Would you get a lone guinea pig?(8 Posts)
We've considered for a while about getting DS a pet, and came down on probably getting a GP for him, probably for his birthday (DS is 5, nearly 6). We've done some research and were looking at getting a pair of sows who would live indoors in the winter and have access to a run outside in the summer. We've looked at books in the library with DS and talked about how we'd have to give fresh food, bedding and water daily and clean them out once a week etc and we've talked about how to hold them gently and he's had a hold of them at a local farm and a pet shop. Fine so far as a general "if we get a pet, it will be guinea pigs" way.
My SIL texted this morning and asked if we want a free guinea pig. It's a lone boar and an "indoor guinea pig" which I guess is a way of saying don't just stick it in a hutch in the garden. He's about 4 years old and the owner is having a baby so "is getting rid of some animals" before baby arrives and takes up time, it's not that she's getting rid of him because the kids have got bored with him or he's bitten someone. He'd would come with food and a hutch.
From what I've read, boars are better as individuals or in threes, because of potential bullying by the dominant male, but I feel uneasy about it being a lone pig and we couldn't afford to get another two right now, or a hutch large enough to accommodate a group like that. We're also going on holiday in 5 weeks, but my Stepmother could have him for us, she's had them before.
Are we mad to consider this?
The chances are, whoever takes on this poor unwanted guinea pig will keep him as a lone pig anyway so I wouldn't let that put you off (can you tell I am a total sucker for a sob story-our piggies were unwanted too). Boars don't usually do well in groups of three-usually they live in pairs or get neutered and live with ladies.
It is usually best to get more than one guinea pig but if he's out on his ear anyway a loving home with a kind new owner is a great deal for this little guy. It sounds like you've been thinking really carefully about this for a while anyway. Guinea pigs make really great pets and are pretty easy to care for. Good luck with whatever you end up doing.
YY - don't go down the Boar Trio route (that way madness lies)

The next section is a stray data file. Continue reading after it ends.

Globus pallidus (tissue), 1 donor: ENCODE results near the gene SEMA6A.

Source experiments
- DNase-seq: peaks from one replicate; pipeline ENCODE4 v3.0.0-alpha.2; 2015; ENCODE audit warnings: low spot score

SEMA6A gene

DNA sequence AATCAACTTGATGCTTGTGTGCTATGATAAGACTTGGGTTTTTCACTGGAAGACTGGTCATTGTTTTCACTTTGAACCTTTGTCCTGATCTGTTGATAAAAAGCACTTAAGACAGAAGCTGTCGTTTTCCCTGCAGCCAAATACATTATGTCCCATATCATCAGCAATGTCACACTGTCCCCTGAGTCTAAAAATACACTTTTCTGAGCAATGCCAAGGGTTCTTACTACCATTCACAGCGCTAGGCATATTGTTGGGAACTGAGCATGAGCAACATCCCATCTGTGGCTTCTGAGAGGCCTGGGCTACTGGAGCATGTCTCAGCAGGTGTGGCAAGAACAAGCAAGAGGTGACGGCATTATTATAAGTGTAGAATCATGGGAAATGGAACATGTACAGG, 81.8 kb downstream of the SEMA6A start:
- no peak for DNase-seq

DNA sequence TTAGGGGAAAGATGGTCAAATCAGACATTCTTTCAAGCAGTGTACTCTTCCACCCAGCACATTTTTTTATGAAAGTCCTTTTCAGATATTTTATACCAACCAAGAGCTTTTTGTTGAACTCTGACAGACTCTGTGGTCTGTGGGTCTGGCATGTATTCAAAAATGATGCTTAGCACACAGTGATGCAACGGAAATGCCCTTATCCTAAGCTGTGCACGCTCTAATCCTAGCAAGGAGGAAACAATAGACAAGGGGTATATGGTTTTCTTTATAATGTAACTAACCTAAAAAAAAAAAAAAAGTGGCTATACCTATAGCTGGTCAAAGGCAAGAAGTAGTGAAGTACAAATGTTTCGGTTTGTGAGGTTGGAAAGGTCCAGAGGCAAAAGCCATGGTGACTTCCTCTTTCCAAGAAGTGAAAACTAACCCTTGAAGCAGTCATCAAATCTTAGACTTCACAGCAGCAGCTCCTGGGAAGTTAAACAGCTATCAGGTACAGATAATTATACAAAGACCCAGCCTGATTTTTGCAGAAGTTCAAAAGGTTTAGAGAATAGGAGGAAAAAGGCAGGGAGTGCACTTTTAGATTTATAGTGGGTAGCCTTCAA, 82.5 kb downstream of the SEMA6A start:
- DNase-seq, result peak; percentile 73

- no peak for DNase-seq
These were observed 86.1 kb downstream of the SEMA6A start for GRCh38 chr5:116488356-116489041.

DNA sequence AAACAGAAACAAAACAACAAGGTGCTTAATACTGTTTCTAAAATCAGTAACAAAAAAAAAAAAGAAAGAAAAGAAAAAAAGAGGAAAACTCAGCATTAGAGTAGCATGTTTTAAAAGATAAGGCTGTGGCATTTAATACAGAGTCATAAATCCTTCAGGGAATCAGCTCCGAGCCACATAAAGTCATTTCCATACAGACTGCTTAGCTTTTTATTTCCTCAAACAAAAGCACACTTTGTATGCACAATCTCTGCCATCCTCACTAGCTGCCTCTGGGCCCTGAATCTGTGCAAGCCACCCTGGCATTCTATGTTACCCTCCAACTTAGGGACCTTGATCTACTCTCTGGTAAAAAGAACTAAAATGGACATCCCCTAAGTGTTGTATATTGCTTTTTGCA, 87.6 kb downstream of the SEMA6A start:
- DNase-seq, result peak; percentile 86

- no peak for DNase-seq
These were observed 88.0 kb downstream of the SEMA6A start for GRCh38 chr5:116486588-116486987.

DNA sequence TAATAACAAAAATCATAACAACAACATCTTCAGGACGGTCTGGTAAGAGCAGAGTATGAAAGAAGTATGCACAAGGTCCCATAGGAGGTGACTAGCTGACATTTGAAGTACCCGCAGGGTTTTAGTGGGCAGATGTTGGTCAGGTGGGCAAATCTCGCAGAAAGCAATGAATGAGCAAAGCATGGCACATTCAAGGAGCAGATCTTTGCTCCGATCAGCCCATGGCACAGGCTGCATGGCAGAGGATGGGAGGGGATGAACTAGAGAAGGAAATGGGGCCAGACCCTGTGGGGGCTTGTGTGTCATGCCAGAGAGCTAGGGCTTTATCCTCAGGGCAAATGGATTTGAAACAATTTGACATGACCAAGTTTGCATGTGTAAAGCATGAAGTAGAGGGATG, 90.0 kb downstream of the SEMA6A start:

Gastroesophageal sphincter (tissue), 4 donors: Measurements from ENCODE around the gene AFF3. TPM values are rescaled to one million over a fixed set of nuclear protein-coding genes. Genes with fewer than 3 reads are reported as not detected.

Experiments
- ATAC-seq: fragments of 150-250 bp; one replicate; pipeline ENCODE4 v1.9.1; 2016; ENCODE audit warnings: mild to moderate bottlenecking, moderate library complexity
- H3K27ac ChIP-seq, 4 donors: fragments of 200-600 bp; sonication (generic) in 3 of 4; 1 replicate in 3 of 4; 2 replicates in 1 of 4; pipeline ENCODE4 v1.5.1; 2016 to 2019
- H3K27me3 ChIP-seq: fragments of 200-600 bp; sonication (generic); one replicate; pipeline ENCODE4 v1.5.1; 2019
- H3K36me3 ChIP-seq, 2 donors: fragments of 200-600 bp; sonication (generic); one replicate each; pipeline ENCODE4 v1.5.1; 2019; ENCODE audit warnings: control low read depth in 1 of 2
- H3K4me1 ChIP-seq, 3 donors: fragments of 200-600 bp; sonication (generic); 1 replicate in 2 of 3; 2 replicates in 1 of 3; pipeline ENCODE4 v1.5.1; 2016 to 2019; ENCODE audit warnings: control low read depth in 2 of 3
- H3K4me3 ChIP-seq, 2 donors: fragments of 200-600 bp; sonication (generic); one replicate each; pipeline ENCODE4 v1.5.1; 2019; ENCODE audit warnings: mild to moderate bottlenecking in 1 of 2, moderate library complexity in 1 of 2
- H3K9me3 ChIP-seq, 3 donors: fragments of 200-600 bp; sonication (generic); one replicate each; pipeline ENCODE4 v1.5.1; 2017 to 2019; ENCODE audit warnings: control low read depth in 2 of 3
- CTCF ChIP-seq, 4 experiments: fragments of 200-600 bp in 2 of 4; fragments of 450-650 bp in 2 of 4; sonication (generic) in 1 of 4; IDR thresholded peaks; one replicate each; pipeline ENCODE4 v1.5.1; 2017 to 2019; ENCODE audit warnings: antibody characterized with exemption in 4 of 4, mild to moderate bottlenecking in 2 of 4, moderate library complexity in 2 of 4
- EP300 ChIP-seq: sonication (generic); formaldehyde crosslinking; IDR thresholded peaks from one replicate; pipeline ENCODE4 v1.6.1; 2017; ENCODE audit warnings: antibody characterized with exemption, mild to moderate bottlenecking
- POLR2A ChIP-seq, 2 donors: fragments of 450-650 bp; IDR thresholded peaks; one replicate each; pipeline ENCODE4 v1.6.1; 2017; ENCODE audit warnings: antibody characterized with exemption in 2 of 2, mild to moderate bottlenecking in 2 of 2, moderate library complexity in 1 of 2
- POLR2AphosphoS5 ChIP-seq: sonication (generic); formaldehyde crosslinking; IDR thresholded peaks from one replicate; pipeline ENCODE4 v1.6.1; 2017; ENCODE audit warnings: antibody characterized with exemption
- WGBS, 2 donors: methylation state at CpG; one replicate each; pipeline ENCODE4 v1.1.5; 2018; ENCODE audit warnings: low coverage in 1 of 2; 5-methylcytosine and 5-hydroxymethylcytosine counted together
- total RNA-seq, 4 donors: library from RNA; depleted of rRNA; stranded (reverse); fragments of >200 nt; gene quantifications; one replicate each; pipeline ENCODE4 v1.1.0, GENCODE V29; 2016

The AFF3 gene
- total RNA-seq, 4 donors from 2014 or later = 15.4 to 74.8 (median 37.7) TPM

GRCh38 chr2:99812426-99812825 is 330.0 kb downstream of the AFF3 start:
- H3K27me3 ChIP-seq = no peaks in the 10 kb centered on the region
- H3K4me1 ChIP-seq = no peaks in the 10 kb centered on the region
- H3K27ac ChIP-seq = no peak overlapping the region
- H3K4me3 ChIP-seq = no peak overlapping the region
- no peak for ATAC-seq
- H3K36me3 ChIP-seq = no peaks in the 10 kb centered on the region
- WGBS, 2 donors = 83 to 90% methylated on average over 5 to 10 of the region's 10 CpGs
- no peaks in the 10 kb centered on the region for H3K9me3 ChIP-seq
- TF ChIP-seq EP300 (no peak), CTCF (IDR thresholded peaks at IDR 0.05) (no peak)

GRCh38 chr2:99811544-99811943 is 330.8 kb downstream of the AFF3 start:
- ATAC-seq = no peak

This boy is probably too mature to neuter which is a shame because inless you want to boarmatch him, he;s destined to spend his life alone .
Was he with other piggies when he was with his previous owners? ('some animals' might be rabbits/cats etc not guineas)
Do you want a middle aged lardy boar? They are lovely and snuggly but you have the joys of boar aroma (it's not bad, the hay smells more than pigs) and possible impaction (Google it )
If this chap is basically out on his ear , and you want to rehome him, then he'll be forever grateful.
Or your SIL can find a rescue who might boarmatch him, or at least he'll have company and might find a home (but they'll expect a donation)
Your DC might want a couple of young baby pigs, in which case, will they feel 'cheated' with this pig.
Our pigs are all rescued, our latest addition is a boar who was seperated from his brother (fight) and neutered 2 weeks before we got him. We had to keep him and the sows apart for 4 weeks (you know the Chicken/Grain/Fox crossing the river and you can only carry one puzzle? it's like that )
Some pigs will live their entire lives alone sadly.
My boy lost his brother very early in life and spent 5 years as a single (he rejected all attempts to bond him with another piggy). I work from home and was his constant companion (plus an expensive toy habit....... ). He roamed the house in the day with cages in my study, sitting room and bedroom so he was always with someone or with toys in a cage of his choice if we were out.
The only thing was we couldn't go on holiday and leave him. So 5 years of no holidays and not being out for more than 12 hours (or he'd pull his leg fur out)
I don't think id intentionally get a lone piggy as the work of being a constant companion was hard! But I don't resent my boy and the effort of looking after him.
So basically it all Depends on what life you can offer him?
AM I'm intrigued what toys he liked?
One of our GPs got poorly and died only 5 months old. GP1 was then on his own for the longest month ever until we found him a companion. I felt very sad for him though to be fair not sure how bothered he was. It was such a relief to find him a buddy.
But if this GP is used to being on his own it's different really.
Expert piggie owners, is he too old to be matched with a baby?
Much too old! It'll just annoy him which will cause fights.
He loved anything wooden (hated plastic-smell). Things like wooden houses (he had 24 on rotation!), "flexi sticks" (don't know if still called that?), tunnels (17of them) , hay balls, hiding food games and Kong like things, wooden see-saw thing (to chew it, walking on it took too much energy ) kitten baskets, puppy blankets, rat tents, chinchilla boxes, and a custom made maze to put him food around.
I think I maybe in the minority here but NO don't give this boar a home. Why should you solve someone else's 'problem'. TBH I'm a bit at pg woman. An animal is a responsibility for life. It was her decision to get the guinea, she should let him live out his days.
Which brings me on to my next point. At 4 he is getting on and guinea pigs find a space very easily in your heart and when they die its devastating. My lovely boar was just over 6 yo and I was heartbroken, I still cry over him and he went over 2 years ago
and I'm nearly 50 and should get a grip.
In your shoes I would get DS a couple of young guinea pigs, a few month old as they are easier to handle
still very fast though just more of them to catch and hopefully they will have long lives with your DS.
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